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Police Officer to Pirate: Looking for Gold in All the Wrong Places

Crime: Ed Krajewski sought the legendary loot of Sir Francis Drake. Along the way, he set up a robbery or two, a jury decided.

November 03, 1996|TED ANTHONY | ASSOCIATED PRESS

FEASTERVILLE, Pa. — You wouldn't have known by looking at him. He had a bushy mustache instead of an imposing beard, a service revolver instead of a sword, a police cruiser and a few suburban red lights instead of a tall ship and stars to steer by.

But Officer Ed Krajewski apparently was a pirate at heart, with silver to pursue and a scheme to obtain it. As he saw it, his ship came in four centuries ago--in Ecuador, courtesy of legendary English seafarer Sir Francis Drake--and all he had to do was get to it.

The methods the suburban Philadelphia lawman concocted--plundering a drug dealer's home, an exercise equipment facility and a New Jersey warehouse--could cost him 20 years of his life.

This is an unlikely saga of an admired Special Forces officer, 47-year-old father of four, 17-year veteran of the Lower Southampton Police Department and, now, convicted criminal. It is a tale of windmill-tilting that prosecutors say links 1996 to 1578, when piracy ruled the seas.

"To quote Nixon, this was a third-rate burglary," said Alan Rubenstein, the garrulous Bucks County district attorney who prosecuted Krajewski. "But what's behind it makes it one of the wildest cases I've ever seen."

*

Ed Krajewski loved to dive.

He was working as a diver in Singapore in 1973 when his parents and several other relatives were killed by a drunk driver. He came home and reared his three young sisters, those who know him say, putting two of them through nursing school and a third through college.

After that, he went back into the service, the Army Reserves, but diving stayed with him. He taught it in 1975 at a community college and began taking regular diving trips to Ecuador. He became a police officer four years later.

"He was just a tough little cop. He made arrests, didn't give any breaks, prosecuted and did his job," said Richard Fink, an attorney in nearby Langhorne.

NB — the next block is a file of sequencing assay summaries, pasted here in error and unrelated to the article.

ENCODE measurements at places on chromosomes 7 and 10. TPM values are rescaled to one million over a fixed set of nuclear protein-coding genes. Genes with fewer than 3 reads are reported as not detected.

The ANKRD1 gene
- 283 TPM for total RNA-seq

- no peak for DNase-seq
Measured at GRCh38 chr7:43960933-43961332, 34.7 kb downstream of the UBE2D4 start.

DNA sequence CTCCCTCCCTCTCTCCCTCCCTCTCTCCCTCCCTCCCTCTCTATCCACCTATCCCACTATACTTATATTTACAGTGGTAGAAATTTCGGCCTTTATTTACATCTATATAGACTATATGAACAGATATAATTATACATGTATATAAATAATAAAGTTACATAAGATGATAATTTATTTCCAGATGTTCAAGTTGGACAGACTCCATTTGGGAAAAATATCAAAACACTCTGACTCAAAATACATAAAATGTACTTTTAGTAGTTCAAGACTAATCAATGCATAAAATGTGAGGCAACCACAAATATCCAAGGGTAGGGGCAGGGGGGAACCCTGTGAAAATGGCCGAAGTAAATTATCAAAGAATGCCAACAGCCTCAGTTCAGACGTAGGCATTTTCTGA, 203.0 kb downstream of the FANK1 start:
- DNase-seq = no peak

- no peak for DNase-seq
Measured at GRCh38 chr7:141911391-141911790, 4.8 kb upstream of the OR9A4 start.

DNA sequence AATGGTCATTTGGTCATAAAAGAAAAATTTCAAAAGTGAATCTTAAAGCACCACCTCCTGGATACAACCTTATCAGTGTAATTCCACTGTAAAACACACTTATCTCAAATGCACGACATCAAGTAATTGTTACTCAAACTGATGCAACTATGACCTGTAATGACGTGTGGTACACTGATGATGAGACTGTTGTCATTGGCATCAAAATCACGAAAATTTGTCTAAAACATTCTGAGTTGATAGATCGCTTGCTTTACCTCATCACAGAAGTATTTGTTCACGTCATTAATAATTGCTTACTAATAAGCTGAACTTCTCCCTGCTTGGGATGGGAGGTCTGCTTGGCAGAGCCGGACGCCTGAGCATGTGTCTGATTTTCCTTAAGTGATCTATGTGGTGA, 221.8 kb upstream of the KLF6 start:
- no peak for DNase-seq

Fink represented Krajewski after the officer pulled over a township supervisor for DUI in 1981. Pressured to drop the case, he refused, was furloughed a short time later and sued, saying it was retaliatory. He eventually was reinstated with back pay.

In those days, Krajewski gave Fink maps of ships that had gone down and talked enthusiastically about finding old wrecks. One that especially interested him was the legend of Sir Francis Drake's silver.

*

Drake, known to the Spaniards as "El Drago," was England's greatest seaman or Queen Elizabeth I's personal pirate, depending on who's talking. He preyed on Spanish ships and became a legend.

As myth has it, after he plundered $1.35 million in pesos from the Cacafuego, the largest galleon of the Spanish South Seas Armada, Drake's ship was overloaded. He reluctantly jettisoned 45 tons of silver ingots and coins into 50 feet of water near a lump of land that became known as La Plata, or Silver Island.

A parade of ships attempted salvage over the centuries, and one reportedly found several hundred pieces of eight. As late as 1930, it's said, a ship dredged up silver ingots.

"Something like three-fourths of all the gold and silver that was lost is still on the ocean floor," said Robert Jarvis, editor-in-chief of the Journal of Maritime Law and Commerce. "So I believe what [Krajewski] was doing was very plausible."

Many don't, though. Kurt Bullard of the Spanish Main Treasure Co. in Key West, Fla., says ships of yore were full of ballasts, rocks used as counterweights.

"If you have a choice between throwing out a bunch of rocks or a bunch of silver because you're overloaded, I'd choose the rocks, wouldn't you?" he said.

Krajewski had dived those waters many times. Not long ago, he told fellow diver Karl Olsen that he'd found the area of Drake's treasure and held a silver bar in his hand. But a full-fledged retrieval project could cost millions.

Colleagues say Krajewski never really talked about his life or family.

"He was very reserved--by himself," said Edward J. Donnelly, chief of the Lower Southampton Police Department. "The only thing that Eddie would really talk about was the treasure."

Donnelly thought for a moment and smiled. "He always wanted to find the mother lode."

*

Joey DiGirolamo was nervous. He wanted a triple vodka.

It was April 18, and DiGirolamo had just been arrested. Now he was wearing a wire. He was talking to "Ed the Cop," the man with the plan to head down to North Philly and rob the house of some guy named Jereb who had been charged with dealing drugs.

DiGirolamo, 38, the bearded, bull-necked son of suburban Bensalem Township's well-liked mayor, had been having problems. Business endeavors were falling flat. He was separated from his wife. And he was hooked. Booze, meth, pot, cocaine--all were constant companions.

Not a good few months for Joey, who'd never been arrested save one DUI. Ed the Cop represented a way out of the current mess.

They'd gone to South America together, looking for treasure. They had an understanding, DiGirolamo told the lady friend he'd been hanging out with.

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